PH Thanks IAEA’s Nuclear Technology Assistance Package to Aid in COVID-19 Response
Left photo: Philippine Ambassador to Austria Maria Cleofe R. Natividad thanks the IAEA for its COVID-19 assistance to the Philippines during a virtual meeting on 11 May 2020. Right photo: A molecular biologist from the International Atomic Energy Agency (IAEA) performs RT-PCR, a nuclear-derived technique used in the detection of coronavirus. (Photo courtesy of Dean Calma / IAEA)
VIENNA 18 May 2020 — In a virtual meeting of the International Atomic Energy Agency (IAEA) Member States on 11 May 2020, Philippine Ambassador to Austria Maria Cleofe R. Natividad expressed the Philippine government’s appreciation to the Agency and its Director General, Rafael Mariano Grossi, for the COVID-19 assistance to the Philippines,
The Ambassador likewise conveyed her thanks to the donors who have made the Agency’s emergency response possible.
The Agency’s assistance package to the Philippines, which contained a mobile x-ray system, as well as various laboratory equipment, personal protective equipment (PPEs) and other materials, was worth EUR 288,540.37 (approximately Php 16 million) and was delivered directly to the Department of Health. These equipment and materials will enhance the capacity of the Philippine healthcare system to detect COVID-19, supporting the Duterte administration’s T3 strategy: Test, Trace and Treat.
The IAEA is a multilateral organization based in Vienna dedicated to international cooperation in the nuclear field. The Philippines has been a member since 1958. The IAEA’s valuable assistance is being delivered under the Technical Cooperation Programme, which is the main vehicle for the Agency’s statutory function of encouraging and assisting research on, and development and practical application of, nuclear energy for peaceful uses throughout the world.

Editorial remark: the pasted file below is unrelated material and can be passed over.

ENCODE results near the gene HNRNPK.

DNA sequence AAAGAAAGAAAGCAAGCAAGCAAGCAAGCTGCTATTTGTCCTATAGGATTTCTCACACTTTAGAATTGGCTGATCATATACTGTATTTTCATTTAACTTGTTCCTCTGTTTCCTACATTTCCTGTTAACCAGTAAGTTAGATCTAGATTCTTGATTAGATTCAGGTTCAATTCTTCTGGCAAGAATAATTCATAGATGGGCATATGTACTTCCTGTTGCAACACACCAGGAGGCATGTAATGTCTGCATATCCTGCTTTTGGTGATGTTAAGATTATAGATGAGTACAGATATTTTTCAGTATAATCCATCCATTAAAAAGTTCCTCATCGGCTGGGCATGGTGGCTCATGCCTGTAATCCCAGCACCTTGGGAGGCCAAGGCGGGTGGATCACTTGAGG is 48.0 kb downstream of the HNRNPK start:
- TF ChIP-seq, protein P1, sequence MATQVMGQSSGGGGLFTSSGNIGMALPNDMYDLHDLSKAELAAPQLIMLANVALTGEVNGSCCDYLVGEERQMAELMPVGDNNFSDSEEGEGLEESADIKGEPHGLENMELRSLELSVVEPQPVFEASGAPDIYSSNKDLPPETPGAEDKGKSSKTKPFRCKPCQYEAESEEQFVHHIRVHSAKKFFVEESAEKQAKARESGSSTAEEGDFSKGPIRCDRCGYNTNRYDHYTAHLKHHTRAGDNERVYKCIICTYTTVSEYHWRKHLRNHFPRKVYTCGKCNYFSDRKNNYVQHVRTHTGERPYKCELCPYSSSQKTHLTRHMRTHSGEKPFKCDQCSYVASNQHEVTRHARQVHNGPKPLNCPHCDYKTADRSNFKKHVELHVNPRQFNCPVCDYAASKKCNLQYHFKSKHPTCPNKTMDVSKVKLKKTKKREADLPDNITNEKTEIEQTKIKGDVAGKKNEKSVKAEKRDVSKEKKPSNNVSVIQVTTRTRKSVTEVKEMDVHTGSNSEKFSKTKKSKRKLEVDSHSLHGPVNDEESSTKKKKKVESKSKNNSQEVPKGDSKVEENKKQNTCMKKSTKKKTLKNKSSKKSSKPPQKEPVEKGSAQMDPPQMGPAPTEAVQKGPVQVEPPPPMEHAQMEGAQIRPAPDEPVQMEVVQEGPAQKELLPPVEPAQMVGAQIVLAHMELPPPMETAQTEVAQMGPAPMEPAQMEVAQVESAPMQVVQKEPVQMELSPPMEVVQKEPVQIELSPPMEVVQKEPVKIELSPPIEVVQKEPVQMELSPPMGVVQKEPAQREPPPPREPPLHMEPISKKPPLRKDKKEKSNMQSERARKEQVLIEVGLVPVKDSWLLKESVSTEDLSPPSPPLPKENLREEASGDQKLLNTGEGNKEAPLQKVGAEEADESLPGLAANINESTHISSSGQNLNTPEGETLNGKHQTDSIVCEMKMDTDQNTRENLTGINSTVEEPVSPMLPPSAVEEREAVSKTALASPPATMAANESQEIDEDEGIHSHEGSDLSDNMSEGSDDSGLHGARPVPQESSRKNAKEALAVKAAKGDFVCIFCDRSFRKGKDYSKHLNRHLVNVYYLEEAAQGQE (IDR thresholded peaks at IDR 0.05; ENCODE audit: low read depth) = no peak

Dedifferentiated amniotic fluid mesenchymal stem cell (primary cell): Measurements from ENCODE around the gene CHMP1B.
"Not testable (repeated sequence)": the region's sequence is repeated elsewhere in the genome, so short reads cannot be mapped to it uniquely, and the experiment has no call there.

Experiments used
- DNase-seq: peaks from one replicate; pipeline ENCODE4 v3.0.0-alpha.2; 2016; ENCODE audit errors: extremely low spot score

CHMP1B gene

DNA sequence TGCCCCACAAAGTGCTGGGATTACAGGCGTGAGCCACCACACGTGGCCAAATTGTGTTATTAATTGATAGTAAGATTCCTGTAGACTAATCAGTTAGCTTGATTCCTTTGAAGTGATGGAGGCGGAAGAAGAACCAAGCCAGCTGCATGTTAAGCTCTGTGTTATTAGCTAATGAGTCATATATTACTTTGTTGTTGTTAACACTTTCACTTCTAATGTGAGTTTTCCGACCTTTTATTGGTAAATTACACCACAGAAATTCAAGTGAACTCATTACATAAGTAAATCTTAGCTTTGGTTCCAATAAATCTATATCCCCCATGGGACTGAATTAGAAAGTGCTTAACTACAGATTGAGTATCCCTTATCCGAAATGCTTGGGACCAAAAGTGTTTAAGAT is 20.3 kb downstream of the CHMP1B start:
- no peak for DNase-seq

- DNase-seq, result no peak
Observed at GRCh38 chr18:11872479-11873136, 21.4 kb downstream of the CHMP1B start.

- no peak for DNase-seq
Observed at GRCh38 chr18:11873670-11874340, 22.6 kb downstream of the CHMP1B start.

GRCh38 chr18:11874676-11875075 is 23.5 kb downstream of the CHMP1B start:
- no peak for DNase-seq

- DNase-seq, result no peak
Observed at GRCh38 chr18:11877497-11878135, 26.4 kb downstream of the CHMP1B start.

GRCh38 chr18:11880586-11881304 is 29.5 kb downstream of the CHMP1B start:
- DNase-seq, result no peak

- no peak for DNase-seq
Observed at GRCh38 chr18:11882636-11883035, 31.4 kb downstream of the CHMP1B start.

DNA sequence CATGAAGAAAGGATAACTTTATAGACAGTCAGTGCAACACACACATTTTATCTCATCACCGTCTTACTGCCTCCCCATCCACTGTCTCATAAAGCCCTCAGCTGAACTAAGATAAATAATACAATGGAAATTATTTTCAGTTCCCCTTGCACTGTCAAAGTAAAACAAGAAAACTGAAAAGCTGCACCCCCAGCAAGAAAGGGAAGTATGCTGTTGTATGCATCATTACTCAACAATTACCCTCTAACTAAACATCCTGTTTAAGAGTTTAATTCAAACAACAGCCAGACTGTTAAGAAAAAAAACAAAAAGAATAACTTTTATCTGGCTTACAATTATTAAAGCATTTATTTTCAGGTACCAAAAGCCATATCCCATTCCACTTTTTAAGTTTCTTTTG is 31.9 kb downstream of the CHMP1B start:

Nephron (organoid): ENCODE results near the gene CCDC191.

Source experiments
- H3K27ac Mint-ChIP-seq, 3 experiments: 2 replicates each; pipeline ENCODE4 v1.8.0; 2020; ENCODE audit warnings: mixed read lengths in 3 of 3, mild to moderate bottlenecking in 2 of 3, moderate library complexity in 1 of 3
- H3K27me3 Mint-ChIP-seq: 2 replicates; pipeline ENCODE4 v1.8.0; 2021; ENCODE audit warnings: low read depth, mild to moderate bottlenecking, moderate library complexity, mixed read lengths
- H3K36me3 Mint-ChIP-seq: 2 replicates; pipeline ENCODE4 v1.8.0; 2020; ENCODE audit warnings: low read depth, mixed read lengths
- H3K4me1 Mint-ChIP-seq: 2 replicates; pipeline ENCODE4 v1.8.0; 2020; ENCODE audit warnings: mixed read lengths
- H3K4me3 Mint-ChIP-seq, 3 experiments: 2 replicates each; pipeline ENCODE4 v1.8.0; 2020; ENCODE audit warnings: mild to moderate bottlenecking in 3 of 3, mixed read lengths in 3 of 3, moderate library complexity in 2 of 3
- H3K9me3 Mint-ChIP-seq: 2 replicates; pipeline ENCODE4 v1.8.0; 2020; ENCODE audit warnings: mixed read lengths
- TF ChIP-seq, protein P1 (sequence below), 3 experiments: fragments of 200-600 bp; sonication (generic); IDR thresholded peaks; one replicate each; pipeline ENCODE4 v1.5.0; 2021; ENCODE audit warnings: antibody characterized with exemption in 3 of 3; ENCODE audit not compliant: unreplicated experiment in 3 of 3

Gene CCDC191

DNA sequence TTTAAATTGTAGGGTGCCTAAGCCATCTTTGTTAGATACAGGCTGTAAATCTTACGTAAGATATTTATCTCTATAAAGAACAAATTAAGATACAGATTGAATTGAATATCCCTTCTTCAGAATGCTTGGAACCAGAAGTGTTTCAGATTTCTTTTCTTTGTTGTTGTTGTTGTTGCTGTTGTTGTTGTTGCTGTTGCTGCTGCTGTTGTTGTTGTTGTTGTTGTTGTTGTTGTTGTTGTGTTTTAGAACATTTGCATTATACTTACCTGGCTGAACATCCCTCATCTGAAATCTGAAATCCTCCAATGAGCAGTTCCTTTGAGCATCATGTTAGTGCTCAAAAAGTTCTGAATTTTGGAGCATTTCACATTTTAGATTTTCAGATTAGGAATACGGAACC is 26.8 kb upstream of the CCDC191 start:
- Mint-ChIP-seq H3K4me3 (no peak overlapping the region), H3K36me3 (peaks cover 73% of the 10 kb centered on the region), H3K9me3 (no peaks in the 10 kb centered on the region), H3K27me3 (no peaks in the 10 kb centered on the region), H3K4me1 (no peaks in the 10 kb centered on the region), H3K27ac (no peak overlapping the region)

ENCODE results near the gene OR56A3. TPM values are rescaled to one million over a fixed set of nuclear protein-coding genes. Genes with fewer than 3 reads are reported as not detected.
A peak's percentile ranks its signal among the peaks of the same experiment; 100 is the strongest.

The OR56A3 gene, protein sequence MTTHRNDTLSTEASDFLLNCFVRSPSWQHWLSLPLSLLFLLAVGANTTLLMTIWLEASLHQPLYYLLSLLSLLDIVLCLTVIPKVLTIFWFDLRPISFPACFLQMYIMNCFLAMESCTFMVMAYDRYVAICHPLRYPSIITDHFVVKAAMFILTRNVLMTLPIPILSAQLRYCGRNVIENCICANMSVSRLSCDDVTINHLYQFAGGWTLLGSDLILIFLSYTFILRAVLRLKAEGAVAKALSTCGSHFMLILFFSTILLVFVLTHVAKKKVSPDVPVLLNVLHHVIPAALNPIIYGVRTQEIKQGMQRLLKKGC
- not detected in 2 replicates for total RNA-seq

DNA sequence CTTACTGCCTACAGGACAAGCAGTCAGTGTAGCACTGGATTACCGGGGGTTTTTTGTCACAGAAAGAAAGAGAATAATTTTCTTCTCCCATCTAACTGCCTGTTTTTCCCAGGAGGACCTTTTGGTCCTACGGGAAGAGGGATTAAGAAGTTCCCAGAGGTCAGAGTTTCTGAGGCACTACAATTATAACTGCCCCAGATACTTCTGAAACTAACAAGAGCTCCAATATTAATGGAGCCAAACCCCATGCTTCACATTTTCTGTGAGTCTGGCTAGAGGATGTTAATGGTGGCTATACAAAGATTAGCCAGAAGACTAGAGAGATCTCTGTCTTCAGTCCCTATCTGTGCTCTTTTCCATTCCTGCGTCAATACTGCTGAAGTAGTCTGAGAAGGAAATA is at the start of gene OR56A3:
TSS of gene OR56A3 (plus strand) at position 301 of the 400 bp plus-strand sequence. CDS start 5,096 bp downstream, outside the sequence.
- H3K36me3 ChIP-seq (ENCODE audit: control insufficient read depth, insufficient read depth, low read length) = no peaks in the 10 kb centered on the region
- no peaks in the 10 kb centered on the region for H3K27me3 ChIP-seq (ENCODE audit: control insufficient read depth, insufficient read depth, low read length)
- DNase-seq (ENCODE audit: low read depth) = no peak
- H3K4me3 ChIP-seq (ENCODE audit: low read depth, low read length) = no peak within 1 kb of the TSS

Peaceful uses of nuclear energy in addressing the pandemic
The IAEA’s assistance makes use of nuclear and nuclear-derived techniques to detect COVID-19, thereby demonstrating the peaceful uses of nuclear energy and its beneficial applications in medicine and health.
The package includes a mobile x-ray system, which may be used by healthcare providers to identify and characterize pulmonary abnormalities caused by the disease.
The package also contains equipment and materials for a nuclear-derived technique called “real time reverse transcription polymerase chain reaction” (RT-PCR), which remains the gold standard in COVID-19 testing, since it detects the presence of the actual coronavirus itself. RT-PCR testing may be broken down into the following steps: 1) collection of clinical samples from patients; 2) extraction of coronavirus genetic material (i.e. RNA) from samples; 3) conversion of viral RNA into DNA through a process called reverse transcription; 4) amplification of DNA, a process called polymerase chain reaction (PCR), which has the following steps: a) denaturation of DNA; b) annealing of primers, which target specific coronavirus genes; c) DNA elongation; d) amplification (repetition of steps a to c for a predetermined number of cycles) and real-time quantification of DNA.
In the early days of RT-PCR, scientists made use of radioactive isotope probes to quantify the amount of target DNA in a sample. However, the method has since been refined to use fluorescent probes instead.
The IAEA has also been assisting its Member States in the use of RT-PCR to detect other diseases such as Ebola, Zika, MERS-CoV and SARS-CoV1. END